Günter Grass: Die Blechtrommel
Heinrich Böll: Ansichten eines Clowns
Thomas Mann: Der Zauberberg; Doktor Faustus
Heinrich Mann: Die Jugend des Königs Henri IV
Anna Seghers: Das siebte Kreuz
Erich Kästner: Pünktchen und Anton; Das doppelte Lottchen; Emil und die drei Zwillinge; Die verschwundene Miniatur; Der kleine Mann und die kleine Miss; Der kleine Grenzverkehr; Der 35. Mai; Fabian; Drei Männer im Schnee; Das fliegende Klassenzimmer
Erich Maria Remarque: Im Westen Nichts Neues; Der Weg zurück; Arc de Triomphe; Zeit zu leben und Zeit zu sterben; Der schwarze Obelisk; Drei Kameraden; Station am Horizont; Schatten im Paradies; Die Nacht von Lissabon; Der Funke Leben; Der Himmel kennt keine Günstlinge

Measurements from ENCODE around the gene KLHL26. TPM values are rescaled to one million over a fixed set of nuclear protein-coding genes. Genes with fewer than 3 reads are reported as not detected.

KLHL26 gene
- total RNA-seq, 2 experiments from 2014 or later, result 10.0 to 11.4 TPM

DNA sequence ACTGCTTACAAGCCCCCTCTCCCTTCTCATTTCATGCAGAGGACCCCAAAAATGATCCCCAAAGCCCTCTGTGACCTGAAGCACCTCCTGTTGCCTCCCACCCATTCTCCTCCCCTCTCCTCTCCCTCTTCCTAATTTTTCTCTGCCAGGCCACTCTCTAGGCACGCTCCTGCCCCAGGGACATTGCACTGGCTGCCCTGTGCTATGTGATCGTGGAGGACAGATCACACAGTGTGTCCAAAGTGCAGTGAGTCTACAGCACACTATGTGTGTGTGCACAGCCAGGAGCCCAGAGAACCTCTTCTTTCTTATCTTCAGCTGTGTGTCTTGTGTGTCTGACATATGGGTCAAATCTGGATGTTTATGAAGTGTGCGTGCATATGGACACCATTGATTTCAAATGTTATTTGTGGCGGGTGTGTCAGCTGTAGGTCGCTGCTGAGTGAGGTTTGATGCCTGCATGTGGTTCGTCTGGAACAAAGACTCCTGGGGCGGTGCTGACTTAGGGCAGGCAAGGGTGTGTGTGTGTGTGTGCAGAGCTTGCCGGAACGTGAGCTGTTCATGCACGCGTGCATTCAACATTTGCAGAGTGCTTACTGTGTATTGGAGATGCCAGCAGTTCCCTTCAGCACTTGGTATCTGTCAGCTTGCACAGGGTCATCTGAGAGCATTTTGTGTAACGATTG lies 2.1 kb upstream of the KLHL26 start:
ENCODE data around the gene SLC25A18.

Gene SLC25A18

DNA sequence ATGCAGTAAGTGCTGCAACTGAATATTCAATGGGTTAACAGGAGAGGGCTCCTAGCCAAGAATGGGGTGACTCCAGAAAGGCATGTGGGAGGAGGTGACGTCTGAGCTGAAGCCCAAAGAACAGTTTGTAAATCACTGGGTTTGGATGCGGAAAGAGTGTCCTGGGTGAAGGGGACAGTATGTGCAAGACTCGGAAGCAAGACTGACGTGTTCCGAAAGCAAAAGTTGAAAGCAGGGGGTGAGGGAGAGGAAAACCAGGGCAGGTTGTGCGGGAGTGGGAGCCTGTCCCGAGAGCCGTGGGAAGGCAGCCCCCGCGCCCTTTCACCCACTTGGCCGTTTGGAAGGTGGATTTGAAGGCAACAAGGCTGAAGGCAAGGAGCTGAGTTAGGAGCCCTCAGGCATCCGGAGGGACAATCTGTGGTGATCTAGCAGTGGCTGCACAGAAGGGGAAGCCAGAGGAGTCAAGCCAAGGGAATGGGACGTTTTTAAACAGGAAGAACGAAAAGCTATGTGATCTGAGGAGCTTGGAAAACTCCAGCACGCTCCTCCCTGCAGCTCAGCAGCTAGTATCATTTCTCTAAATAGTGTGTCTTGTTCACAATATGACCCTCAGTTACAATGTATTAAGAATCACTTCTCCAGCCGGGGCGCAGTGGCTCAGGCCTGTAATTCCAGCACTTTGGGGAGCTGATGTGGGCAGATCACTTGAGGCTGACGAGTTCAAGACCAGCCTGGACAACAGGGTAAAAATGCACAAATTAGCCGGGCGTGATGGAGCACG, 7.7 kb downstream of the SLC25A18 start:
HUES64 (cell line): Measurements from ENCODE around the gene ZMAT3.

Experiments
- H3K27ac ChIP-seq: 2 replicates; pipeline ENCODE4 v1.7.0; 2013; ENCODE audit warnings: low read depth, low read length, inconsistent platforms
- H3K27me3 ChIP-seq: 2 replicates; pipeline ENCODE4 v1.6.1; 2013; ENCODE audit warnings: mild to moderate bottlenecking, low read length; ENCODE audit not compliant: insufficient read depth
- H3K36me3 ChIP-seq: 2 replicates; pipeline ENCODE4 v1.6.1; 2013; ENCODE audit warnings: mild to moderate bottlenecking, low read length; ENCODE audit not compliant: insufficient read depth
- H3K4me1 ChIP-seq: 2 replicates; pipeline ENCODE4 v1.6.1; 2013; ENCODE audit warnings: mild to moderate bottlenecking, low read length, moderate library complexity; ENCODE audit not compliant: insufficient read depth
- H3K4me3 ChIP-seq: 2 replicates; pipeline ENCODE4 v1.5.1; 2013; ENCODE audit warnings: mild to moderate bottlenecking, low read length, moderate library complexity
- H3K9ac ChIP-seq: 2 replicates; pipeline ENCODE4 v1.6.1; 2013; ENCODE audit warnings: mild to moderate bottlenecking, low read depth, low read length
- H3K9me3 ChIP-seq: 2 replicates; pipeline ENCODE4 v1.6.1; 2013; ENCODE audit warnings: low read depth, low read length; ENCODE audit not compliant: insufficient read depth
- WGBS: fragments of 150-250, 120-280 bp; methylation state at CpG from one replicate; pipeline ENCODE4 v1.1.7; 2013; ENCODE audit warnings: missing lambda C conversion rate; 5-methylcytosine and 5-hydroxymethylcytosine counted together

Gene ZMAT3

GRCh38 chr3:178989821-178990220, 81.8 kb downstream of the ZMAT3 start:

Patrick Süskind: Das Parfüm
Walter Benjamin: Das Kunstwerk im Zeitalter seiner technischen Reproduzierbarkeit
Waldemar Bonsels: Die Biene Maja 
Lion Feuchtwanger: Die Jüdin von Toledo 
Friedrich Dürrenmatt: Das Versprechen 
Arnolt Bronnen: Aisopos
Daniel Glattauer: Gut gegen Nordwind; Ewig dein 
Michael Ende: Momo; Die unendliche Geschichte 
Erich Fromm: Haben oder Sein; Die Kunst des Liebens
Gottfried Benn: Statische Gedichte
Cornelia Funke: Tintenherz 
F.C. Delius: Mogadischu Fensterplatz 
Alfred Bekker: Da Vincis Fälle (6 Bd.) 
Wolfgang Jäschke: Der letzte Tag der Schöpfung 
Wolfgang Hohlbein: Charity (8 Bd.); Der Widersacher; Das Druidentor 
Ildiko von Kürthy: Herzsprung 
Christine Nöstlinger: Wir pfeifen auf den Gurkenkönig 
Jurij Brezan: Die schwarze Mühle 
Geza von Cziffra: Der Tod schießt Tore
Jürgen Roth: Die neuen Dämonen 
Gerhard Holtz-Baumert: Alfons Zitterbacke